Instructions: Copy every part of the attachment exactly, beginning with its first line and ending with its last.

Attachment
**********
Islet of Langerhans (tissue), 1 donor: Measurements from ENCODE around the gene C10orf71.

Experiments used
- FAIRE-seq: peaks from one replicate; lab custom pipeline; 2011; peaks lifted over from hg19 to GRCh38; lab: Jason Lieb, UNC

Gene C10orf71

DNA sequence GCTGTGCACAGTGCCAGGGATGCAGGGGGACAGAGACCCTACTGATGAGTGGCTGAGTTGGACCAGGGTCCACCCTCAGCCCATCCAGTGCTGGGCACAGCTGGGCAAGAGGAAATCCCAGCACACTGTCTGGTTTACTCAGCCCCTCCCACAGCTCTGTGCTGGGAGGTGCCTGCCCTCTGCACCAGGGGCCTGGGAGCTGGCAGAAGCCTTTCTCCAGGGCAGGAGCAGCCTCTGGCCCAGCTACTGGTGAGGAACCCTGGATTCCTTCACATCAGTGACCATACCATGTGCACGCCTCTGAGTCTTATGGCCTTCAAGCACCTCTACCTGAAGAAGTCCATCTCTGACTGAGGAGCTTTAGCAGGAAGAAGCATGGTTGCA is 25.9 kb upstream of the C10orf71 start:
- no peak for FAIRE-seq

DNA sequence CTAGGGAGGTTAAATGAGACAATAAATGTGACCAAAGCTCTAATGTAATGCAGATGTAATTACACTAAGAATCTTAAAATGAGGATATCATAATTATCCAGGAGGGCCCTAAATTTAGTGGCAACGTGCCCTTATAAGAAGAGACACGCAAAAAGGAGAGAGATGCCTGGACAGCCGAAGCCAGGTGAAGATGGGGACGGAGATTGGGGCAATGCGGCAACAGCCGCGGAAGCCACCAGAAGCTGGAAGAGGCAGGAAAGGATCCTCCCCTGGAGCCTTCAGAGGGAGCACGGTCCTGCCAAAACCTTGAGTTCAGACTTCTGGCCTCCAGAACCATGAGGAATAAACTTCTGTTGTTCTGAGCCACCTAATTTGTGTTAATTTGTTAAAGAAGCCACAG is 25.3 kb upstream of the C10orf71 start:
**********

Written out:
Islet of Langerhans (tissue), 1 donor: Measurements from ENCODE around the gene C10orf71.

Experiments used
- FAIRE-seq: peaks from one replicate; lab custom pipeline; 2011; peaks lifted over from hg19 to GRCh38; lab: Jason Lieb, UNC

Gene C10orf71

DNA sequence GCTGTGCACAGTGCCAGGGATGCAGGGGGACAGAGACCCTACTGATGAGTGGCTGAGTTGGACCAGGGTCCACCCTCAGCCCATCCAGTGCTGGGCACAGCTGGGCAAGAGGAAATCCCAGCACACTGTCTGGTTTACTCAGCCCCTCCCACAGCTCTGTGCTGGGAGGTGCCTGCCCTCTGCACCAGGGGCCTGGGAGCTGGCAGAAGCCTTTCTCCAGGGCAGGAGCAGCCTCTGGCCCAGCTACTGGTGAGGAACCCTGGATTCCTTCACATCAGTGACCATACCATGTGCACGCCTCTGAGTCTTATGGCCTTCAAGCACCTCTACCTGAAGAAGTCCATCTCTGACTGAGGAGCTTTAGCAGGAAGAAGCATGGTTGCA is 25.9 kb upstream of the C10orf71 start:
- no peak for FAIRE-seq

DNA sequence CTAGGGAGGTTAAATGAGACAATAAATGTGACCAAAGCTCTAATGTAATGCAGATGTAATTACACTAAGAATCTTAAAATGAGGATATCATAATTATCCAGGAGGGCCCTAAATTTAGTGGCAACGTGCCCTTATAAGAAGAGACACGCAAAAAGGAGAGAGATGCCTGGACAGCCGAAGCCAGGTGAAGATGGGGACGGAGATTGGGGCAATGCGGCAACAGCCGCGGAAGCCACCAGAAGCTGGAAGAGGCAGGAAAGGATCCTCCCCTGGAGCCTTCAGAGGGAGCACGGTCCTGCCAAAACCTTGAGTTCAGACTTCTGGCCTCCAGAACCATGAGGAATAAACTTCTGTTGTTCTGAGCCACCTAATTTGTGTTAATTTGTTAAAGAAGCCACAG is 25.3 kb upstream of the C10orf71 start: